THE HAGUE, Netherlands – 29 June 2018 – Women chemists gathered in Ottawa, Canada, to discuss how to support each other professionally and project their voices more prominently in chemical science, during the Symposium on Women in Chemistry, from 25 to 26 June.
The Symposium–organised by the Organisation for the Prohibition of Chemical Weapons (OPCW) and the Government of Canada–was convened for the third time since its establishment in 2016.
The leading theme this year was “Strengthening the role of women in promoting the peaceful uses of chemistry”, which highlighted the role of women in the implementation of the Chemical Weapons Convention, including chemical safety and security management.
Assistant Deputy Minister, International Security and Political Affairs, Global Affairs of Canada, Mr Mark Gwozdecky, in his opening remarks stated that, “Canada firmly believes that promoting gender equality and empowering women and girls, including, but by no means limited to, strengthening women in chemistry for peaceful purposes, is the single most effective action we can take to build a more peaceful, more inclusive and more prosperous world”.
Head of International Cooperation Branch of the OPCW, Ms Xiaohui Wu, emphasised that, “Women have contributed to the peaceful uses of chemistry throughout history, but they still remain underrepresented in this field”. She encouraged successful professional women to “keep the door open so that more women chemists can pass through and thrive”, be it in international organisations like the OPCW, the government, industry or academia.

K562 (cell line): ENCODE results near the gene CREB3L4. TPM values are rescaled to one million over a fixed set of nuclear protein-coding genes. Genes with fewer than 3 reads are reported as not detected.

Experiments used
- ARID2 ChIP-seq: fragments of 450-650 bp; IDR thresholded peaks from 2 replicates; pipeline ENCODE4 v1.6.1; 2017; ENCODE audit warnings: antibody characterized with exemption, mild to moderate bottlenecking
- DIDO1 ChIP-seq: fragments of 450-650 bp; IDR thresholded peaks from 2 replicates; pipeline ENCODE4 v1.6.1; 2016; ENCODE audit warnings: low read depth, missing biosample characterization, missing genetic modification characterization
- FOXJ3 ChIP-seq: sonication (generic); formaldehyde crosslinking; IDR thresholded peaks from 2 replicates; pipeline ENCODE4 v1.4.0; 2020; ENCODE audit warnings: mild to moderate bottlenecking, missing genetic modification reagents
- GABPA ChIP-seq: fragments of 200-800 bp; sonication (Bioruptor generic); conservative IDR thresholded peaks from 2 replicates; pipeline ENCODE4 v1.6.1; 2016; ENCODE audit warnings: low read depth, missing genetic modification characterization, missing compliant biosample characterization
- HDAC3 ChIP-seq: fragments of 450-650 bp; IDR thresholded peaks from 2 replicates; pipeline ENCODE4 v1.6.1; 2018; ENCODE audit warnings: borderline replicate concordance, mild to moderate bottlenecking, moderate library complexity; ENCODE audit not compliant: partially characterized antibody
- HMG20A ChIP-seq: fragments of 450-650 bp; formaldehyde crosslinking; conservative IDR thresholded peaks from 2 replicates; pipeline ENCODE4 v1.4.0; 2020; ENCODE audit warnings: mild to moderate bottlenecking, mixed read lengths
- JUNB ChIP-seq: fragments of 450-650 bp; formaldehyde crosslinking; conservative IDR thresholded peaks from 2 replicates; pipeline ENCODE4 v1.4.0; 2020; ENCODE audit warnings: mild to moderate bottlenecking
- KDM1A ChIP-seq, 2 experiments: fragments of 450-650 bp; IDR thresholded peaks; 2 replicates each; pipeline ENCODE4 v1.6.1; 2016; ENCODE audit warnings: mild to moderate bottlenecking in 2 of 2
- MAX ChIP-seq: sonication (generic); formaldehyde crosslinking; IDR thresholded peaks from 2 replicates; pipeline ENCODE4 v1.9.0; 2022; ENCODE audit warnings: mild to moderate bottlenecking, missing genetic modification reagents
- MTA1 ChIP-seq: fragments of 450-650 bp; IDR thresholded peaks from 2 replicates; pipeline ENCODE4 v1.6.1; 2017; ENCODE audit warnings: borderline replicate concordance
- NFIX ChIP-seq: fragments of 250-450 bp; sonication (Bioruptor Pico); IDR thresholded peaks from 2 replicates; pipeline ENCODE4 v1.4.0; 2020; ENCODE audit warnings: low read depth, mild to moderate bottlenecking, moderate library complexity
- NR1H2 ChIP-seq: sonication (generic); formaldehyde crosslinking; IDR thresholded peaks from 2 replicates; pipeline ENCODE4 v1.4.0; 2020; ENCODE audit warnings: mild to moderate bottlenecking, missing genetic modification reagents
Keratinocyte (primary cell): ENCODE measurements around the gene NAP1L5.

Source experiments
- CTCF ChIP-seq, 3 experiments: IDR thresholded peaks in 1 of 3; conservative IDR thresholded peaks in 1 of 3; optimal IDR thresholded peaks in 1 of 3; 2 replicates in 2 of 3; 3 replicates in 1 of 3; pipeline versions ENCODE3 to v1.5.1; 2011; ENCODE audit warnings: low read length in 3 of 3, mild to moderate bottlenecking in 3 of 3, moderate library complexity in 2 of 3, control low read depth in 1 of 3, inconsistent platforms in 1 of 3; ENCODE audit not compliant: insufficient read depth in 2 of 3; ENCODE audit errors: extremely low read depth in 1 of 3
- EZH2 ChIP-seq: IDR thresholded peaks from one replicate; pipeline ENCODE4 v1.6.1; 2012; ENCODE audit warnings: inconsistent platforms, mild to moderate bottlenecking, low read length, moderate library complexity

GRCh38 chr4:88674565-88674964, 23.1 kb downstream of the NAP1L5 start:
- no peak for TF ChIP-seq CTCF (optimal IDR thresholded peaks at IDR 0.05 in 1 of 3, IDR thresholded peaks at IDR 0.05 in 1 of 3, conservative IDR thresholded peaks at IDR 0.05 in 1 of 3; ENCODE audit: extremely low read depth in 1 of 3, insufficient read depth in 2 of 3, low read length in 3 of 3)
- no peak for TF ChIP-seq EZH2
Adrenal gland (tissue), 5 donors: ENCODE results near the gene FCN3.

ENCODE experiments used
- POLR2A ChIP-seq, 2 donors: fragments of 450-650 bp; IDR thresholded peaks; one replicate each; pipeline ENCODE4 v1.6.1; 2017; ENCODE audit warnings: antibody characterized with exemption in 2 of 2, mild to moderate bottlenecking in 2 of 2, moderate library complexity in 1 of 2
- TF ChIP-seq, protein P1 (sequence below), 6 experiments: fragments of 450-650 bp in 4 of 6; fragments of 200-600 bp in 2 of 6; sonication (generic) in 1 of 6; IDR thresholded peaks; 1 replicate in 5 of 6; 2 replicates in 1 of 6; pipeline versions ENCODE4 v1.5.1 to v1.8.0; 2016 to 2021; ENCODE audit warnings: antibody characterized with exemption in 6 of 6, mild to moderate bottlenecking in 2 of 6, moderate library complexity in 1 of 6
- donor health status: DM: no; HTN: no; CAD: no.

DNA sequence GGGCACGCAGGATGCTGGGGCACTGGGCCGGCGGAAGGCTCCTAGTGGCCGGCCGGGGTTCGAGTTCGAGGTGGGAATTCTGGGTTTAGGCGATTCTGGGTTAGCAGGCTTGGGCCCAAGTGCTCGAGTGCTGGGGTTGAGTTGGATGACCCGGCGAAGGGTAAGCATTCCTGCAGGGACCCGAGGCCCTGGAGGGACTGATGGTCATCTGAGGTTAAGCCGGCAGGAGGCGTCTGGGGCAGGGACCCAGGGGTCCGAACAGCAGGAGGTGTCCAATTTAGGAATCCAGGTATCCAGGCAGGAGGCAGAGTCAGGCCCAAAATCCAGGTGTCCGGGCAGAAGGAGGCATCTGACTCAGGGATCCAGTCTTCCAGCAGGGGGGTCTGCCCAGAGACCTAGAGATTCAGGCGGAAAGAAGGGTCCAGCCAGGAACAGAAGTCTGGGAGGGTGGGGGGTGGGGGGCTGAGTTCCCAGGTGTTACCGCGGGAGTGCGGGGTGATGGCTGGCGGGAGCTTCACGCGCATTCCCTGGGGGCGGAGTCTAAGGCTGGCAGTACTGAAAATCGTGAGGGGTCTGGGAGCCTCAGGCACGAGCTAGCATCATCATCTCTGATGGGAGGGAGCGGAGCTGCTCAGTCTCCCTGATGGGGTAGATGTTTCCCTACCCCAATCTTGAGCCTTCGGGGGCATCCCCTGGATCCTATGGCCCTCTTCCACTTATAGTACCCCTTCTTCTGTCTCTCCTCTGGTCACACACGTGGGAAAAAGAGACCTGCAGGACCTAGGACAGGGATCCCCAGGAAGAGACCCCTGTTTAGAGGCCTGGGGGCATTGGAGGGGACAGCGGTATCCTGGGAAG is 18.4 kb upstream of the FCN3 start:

The symposium featured prominent women role models and underlined both the challenges and opportunities experienced by women in chemistry.
Group discussions identified opportunities for promoting education, capacity building and career advancement. Participants shared their experiences as women working in chemical safety and security management, as seen through the lenses of academia, chemical industries, government agencies and laboratories.
The symposium exhibited the strength and depth of the contributions of women to the peaceful use of chemistry and raised awareness about the capacity-building possibilities for women.
The event was attended by more than 30 participants from the following 20 OPCW Member States: Argentina, Brazil, Canada, Colombia, France, Germany, Ghana, Guyana, Indonesia, Kazakhstan, Madagascar, Malaysia, Mauritius, Peru, Romania, Senegal, Sri Lanka, Thailand, United States of America and Vietnam.
As the implementing body for the Chemical Weapons Convention, the OPCW oversees the global endeavour to permanently and verifiably eliminate chemical weapons. Since the Convention’s entry into force in 1997 – and with its 193 States Parties – it is the most successful disarmament treaty eliminating an entire class of weapons of mass destruction.
Over 96% of all chemical weapon stockpiles declared by possessor States have been destroyed under OPCW verification. For its extensive efforts in eliminating chemical weapons, the OPCW received the 2013 Nobel Peace Prize.